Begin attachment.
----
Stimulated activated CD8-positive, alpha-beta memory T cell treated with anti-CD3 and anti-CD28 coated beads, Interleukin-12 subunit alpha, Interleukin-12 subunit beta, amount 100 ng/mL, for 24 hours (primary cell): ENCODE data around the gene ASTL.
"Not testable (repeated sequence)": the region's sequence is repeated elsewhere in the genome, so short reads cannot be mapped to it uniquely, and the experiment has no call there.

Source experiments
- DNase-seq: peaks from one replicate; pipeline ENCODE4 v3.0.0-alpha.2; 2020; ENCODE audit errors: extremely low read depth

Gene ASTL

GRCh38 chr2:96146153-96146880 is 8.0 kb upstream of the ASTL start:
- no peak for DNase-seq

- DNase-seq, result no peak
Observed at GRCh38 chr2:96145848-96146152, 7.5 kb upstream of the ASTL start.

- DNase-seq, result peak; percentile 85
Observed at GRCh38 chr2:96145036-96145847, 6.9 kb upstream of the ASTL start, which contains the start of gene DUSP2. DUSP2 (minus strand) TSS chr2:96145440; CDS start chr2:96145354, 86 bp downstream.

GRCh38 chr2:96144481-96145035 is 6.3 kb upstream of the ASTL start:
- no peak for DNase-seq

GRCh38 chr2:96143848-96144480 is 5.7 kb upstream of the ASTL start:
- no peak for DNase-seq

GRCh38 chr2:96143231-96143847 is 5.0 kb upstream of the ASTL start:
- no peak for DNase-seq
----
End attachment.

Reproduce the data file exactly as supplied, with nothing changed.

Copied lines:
Stimulated activated CD8-positive, alpha-beta memory T cell treated with anti-CD3 and anti-CD28 coated beads, Interleukin-12 subunit alpha, Interleukin-12 subunit beta, amount 100 ng/mL, for 24 hours (primary cell): ENCODE data around the gene ASTL.
"Not testable (repeated sequence)": the region's sequence is repeated elsewhere in the genome, so short reads cannot be mapped to it uniquely, and the experiment has no call there.

Source experiments
- DNase-seq: peaks from one replicate; pipeline ENCODE4 v3.0.0-alpha.2; 2020; ENCODE audit errors: extremely low read depth

Gene ASTL

GRCh38 chr2:96146153-96146880 is 8.0 kb upstream of the ASTL start:
- no peak for DNase-seq

- DNase-seq, result no peak
Observed at GRCh38 chr2:96145848-96146152, 7.5 kb upstream of the ASTL start.

- DNase-seq, result peak; percentile 85
Observed at GRCh38 chr2:96145036-96145847, 6.9 kb upstream of the ASTL start, which contains the start of gene DUSP2. DUSP2 (minus strand) TSS chr2:96145440; CDS start chr2:96145354, 86 bp downstream.

GRCh38 chr2:96144481-96145035 is 6.3 kb upstream of the ASTL start:
- no peak for DNase-seq

GRCh38 chr2:96143848-96144480 is 5.7 kb upstream of the ASTL start:
- no peak for DNase-seq

GRCh38 chr2:96143231-96143847 is 5.0 kb upstream of the ASTL start:
- no peak for DNase-seq